Poet and IU alumnus Khaled Mattawa awarded ‘genius grant’ as 2014 MacArthur Fellow

Khaled Mattawa, who earned his MFA in poetry at Indiana University, was recently named a 2014 MacArthur Fellow. This year, the John D. and Catherine T. MacArthur Foundation awarded unrestricted grants of $625,000 to 21 individuals who demonstrate exceptional creativity in their work.

The foundation called Mattawa a “cultural ambassador” whose masterful translations make the beauty of Arabic poetry accessible to those who read English.

Surprise!

The 1994 graduateĀ said, “I had no inkling that I was being considered.”

Mattawa, now an associate professor at the University of Michigan in Ann Arbor, said, “I had just finished teaching a class, and had an hour to prepare for the next class. I turned on my cell phone to call my wife, and the phone rang right then.”

Khaled Mattawa

Khaled Mattawa, photo by Khairy Shaaban

On the line was Cecilia Conrad, the MacArthur Foundation’s vice president in charge of the fellows program. “I called my wife and told her, ‘Reem, the MacArthur people called’ and she said ‘Who?’ I said, ‘The MacArthur,’ and she said, ‘Well what do they want?’ and then said “Oh, oh, oh.”

“So, suffice it to say, it was an incident that made me and my wife not exactly speechless, but definitely ineloquent.”
It was a rare moment, in more ways than one.

Eloquence is Mattawa’s trade.

He has written four books of poetry, “Tocqueville,” “Amorisco,” “Zodiac of Echoes” and “Ismailia Eclipse.” He has translated nine books of contemporary Arabic poetry and co-edited two anthologies. Mattawa also wrote the book “Mahmoud Darwish: The Poet’s Art and His Nation,” which examines both poetry and Palestinian identity.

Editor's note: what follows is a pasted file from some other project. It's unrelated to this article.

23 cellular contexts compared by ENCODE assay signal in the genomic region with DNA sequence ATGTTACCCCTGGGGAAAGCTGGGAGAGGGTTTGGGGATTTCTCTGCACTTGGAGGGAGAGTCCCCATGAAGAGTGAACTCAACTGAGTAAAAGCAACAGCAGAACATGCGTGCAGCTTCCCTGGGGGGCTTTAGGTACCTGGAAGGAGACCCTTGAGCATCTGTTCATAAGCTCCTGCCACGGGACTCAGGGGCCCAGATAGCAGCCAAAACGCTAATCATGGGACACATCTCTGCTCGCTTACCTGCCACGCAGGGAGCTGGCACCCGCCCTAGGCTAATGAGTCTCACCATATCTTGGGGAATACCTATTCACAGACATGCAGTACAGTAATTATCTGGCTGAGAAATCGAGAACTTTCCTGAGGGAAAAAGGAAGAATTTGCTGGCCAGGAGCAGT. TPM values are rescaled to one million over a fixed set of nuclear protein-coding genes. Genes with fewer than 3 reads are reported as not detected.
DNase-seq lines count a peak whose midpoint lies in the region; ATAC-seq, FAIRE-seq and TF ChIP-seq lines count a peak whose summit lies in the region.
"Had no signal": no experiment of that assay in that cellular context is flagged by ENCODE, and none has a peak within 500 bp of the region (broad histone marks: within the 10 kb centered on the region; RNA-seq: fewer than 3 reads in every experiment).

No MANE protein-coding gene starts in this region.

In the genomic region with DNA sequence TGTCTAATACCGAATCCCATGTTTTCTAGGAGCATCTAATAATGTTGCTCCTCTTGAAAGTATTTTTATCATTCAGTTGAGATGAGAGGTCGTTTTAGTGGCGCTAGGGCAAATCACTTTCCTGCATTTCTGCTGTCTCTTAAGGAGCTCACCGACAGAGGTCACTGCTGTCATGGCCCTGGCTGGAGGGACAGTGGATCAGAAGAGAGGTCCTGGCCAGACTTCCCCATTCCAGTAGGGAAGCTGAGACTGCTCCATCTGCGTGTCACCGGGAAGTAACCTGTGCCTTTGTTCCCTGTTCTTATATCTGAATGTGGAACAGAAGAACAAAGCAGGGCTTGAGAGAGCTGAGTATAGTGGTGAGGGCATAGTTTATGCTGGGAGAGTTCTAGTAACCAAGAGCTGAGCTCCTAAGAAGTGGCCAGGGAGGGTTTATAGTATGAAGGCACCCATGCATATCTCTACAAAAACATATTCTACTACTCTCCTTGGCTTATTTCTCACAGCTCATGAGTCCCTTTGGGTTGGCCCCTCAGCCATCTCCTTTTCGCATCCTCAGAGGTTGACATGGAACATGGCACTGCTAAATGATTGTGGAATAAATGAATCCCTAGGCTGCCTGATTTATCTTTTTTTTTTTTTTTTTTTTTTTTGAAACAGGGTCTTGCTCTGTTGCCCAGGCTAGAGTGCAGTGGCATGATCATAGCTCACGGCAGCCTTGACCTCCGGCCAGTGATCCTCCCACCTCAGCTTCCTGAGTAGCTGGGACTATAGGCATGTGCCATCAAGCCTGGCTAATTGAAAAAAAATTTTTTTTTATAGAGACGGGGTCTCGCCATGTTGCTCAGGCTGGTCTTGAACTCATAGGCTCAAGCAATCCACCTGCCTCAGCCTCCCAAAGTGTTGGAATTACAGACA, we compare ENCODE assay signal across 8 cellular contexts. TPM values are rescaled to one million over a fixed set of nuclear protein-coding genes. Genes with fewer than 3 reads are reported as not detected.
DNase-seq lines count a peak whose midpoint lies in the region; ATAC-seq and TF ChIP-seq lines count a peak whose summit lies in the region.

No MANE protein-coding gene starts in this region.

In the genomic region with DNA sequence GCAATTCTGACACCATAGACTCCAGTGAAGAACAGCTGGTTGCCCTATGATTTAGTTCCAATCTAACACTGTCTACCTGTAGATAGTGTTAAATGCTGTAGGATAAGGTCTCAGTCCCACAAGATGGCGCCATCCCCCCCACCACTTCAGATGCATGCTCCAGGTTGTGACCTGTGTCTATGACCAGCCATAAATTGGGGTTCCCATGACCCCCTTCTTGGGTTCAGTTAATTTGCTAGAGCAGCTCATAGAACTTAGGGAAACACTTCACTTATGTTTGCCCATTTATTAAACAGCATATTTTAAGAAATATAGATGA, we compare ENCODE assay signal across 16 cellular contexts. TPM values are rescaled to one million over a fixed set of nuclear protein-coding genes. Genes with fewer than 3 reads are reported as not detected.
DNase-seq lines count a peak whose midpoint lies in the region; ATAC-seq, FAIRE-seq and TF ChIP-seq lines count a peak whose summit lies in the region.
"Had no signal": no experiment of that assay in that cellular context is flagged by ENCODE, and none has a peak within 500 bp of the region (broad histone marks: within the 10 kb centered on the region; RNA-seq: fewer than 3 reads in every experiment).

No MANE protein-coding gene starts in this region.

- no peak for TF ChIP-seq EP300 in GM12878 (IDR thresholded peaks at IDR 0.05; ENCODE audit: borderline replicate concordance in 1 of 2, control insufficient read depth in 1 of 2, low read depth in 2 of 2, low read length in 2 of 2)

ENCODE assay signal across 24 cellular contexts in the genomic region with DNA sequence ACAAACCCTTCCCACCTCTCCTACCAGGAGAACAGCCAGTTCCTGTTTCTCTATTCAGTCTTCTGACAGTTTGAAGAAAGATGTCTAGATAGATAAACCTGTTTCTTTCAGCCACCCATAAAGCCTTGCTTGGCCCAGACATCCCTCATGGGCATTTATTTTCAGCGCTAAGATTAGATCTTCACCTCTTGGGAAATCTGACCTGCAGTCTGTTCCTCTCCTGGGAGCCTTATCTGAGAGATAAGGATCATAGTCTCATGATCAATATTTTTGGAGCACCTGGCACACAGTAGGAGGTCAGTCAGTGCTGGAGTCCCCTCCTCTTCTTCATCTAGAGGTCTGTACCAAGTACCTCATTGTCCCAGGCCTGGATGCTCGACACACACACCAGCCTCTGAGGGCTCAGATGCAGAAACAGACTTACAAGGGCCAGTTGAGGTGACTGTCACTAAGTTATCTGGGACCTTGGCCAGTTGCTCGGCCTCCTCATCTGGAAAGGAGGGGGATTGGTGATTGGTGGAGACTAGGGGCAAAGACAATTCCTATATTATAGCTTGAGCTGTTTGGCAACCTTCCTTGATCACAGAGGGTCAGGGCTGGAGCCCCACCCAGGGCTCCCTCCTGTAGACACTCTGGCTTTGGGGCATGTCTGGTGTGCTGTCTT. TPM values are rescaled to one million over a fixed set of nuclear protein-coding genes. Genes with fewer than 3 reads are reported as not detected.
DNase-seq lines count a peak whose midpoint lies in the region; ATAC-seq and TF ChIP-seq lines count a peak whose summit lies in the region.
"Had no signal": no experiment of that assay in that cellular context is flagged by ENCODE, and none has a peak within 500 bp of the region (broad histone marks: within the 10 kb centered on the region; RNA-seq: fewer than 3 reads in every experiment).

Indiana days

Though his professors and mentors at IU have retired or moved on, Mattawa has fond memories of his time in the MFA creative writing program. “I worked with Yusef Komunyakaa and David Wojahn, who were the best teachers a young poet could have.” He also said he was inspired by “the joy for life and poetry” of his translation professor Willis Barnstone, distinguished professor emeritus of comparative literature and Spanish and Portuguese.

“It was a tremendous period of growth for me,” he said. “I felt I needed to prove myself and also to catch up.”

During his time here, his poetry appeared in magazines, he worked on his first manuscript and began a first translation project. “I worked very hard, and given all the entertainment and arts opportunities in Bloomington, I also played hard,” he said.

Good news in bad times

For Mattawa, an added benefit of the MacArthur Fellowship has been hearing from friends, associates and even complete strangers in his native Libya. Many said the announcement of the award was uplifting to them in a time of “tragic and disappointing news” in their own country.

“What was most amazingā€¦ was a letter signed by the Fiction Writers Union of Derna, who sent the warmest congratulations. Derna is a city encircled by a local group loyal to ISIS. To receive such a note from people in danger, and to have the award be so meaningful to them can only be humbling,” he said.

“This collective sense of joy around me is really a reminder that I could not have gotten anywhere without the help of many teachers and colleagues and even students who made time to help me improve my work.”

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